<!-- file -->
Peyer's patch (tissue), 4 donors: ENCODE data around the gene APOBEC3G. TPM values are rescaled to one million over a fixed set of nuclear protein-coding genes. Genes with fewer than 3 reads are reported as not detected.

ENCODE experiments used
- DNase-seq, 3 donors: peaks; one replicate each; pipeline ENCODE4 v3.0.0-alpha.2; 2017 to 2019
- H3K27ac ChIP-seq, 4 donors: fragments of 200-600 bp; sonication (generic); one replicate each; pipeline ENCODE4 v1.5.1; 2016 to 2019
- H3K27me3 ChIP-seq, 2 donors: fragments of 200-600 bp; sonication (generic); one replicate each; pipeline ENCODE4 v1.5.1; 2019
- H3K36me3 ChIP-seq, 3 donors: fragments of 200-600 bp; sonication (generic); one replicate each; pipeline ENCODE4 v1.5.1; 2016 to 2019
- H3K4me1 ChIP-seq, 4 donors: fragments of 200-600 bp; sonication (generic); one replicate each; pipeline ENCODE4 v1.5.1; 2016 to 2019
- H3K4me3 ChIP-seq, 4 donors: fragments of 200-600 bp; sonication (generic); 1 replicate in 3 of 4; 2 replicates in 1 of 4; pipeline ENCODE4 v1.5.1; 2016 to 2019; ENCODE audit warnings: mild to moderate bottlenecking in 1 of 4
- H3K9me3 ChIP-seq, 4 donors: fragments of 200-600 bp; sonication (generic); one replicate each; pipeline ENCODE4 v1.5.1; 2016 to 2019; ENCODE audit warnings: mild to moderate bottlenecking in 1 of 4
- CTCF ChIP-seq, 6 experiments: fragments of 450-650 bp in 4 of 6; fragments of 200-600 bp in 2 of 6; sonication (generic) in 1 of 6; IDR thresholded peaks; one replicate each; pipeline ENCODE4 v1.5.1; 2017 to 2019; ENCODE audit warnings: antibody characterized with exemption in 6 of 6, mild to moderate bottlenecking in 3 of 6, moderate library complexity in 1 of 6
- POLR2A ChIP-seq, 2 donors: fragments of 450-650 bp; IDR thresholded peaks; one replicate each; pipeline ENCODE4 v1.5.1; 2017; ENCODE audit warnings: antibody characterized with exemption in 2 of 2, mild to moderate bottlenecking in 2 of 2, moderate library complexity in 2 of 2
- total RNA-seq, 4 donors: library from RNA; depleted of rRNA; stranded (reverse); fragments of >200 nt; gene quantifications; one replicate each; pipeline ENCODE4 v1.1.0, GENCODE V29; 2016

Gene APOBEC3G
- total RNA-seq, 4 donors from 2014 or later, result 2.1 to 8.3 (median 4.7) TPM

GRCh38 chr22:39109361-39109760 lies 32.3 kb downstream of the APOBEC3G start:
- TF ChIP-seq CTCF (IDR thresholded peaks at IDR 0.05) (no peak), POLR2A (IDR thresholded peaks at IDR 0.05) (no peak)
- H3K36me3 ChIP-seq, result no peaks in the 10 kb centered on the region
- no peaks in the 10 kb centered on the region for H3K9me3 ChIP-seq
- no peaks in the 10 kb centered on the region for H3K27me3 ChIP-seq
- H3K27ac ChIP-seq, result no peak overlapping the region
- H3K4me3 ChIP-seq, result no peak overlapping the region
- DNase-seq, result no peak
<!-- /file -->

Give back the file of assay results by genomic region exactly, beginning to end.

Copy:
Peyer's patch (tissue), 4 donors: ENCODE data around the gene APOBEC3G. TPM values are rescaled to one million over a fixed set of nuclear protein-coding genes. Genes with fewer than 3 reads are reported as not detected.

ENCODE experiments used
- DNase-seq, 3 donors: peaks; one replicate each; pipeline ENCODE4 v3.0.0-alpha.2; 2017 to 2019
- H3K27ac ChIP-seq, 4 donors: fragments of 200-600 bp; sonication (generic); one replicate each; pipeline ENCODE4 v1.5.1; 2016 to 2019
- H3K27me3 ChIP-seq, 2 donors: fragments of 200-600 bp; sonication (generic); one replicate each; pipeline ENCODE4 v1.5.1; 2019
- H3K36me3 ChIP-seq, 3 donors: fragments of 200-600 bp; sonication (generic); one replicate each; pipeline ENCODE4 v1.5.1; 2016 to 2019
- H3K4me1 ChIP-seq, 4 donors: fragments of 200-600 bp; sonication (generic); one replicate each; pipeline ENCODE4 v1.5.1; 2016 to 2019
- H3K4me3 ChIP-seq, 4 donors: fragments of 200-600 bp; sonication (generic); 1 replicate in 3 of 4; 2 replicates in 1 of 4; pipeline ENCODE4 v1.5.1; 2016 to 2019; ENCODE audit warnings: mild to moderate bottlenecking in 1 of 4
- H3K9me3 ChIP-seq, 4 donors: fragments of 200-600 bp; sonication (generic); one replicate each; pipeline ENCODE4 v1.5.1; 2016 to 2019; ENCODE audit warnings: mild to moderate bottlenecking in 1 of 4
- CTCF ChIP-seq, 6 experiments: fragments of 450-650 bp in 4 of 6; fragments of 200-600 bp in 2 of 6; sonication (generic) in 1 of 6; IDR thresholded peaks; one replicate each; pipeline ENCODE4 v1.5.1; 2017 to 2019; ENCODE audit warnings: antibody characterized with exemption in 6 of 6, mild to moderate bottlenecking in 3 of 6, moderate library complexity in 1 of 6
- POLR2A ChIP-seq, 2 donors: fragments of 450-650 bp; IDR thresholded peaks; one replicate each; pipeline ENCODE4 v1.5.1; 2017; ENCODE audit warnings: antibody characterized with exemption in 2 of 2, mild to moderate bottlenecking in 2 of 2, moderate library complexity in 2 of 2
- total RNA-seq, 4 donors: library from RNA; depleted of rRNA; stranded (reverse); fragments of >200 nt; gene quantifications; one replicate each; pipeline ENCODE4 v1.1.0, GENCODE V29; 2016

Gene APOBEC3G
- total RNA-seq, 4 donors from 2014 or later, result 2.1 to 8.3 (median 4.7) TPM

GRCh38 chr22:39109361-39109760 lies 32.3 kb downstream of the APOBEC3G start:
- TF ChIP-seq CTCF (IDR thresholded peaks at IDR 0.05) (no peak), POLR2A (IDR thresholded peaks at IDR 0.05) (no peak)
- H3K36me3 ChIP-seq, result no peaks in the 10 kb centered on the region
- no peaks in the 10 kb centered on the region for H3K9me3 ChIP-seq
- no peaks in the 10 kb centered on the region for H3K27me3 ChIP-seq
- H3K27ac ChIP-seq, result no peak overlapping the region
- H3K4me3 ChIP-seq, result no peak overlapping the region
- DNase-seq, result no peak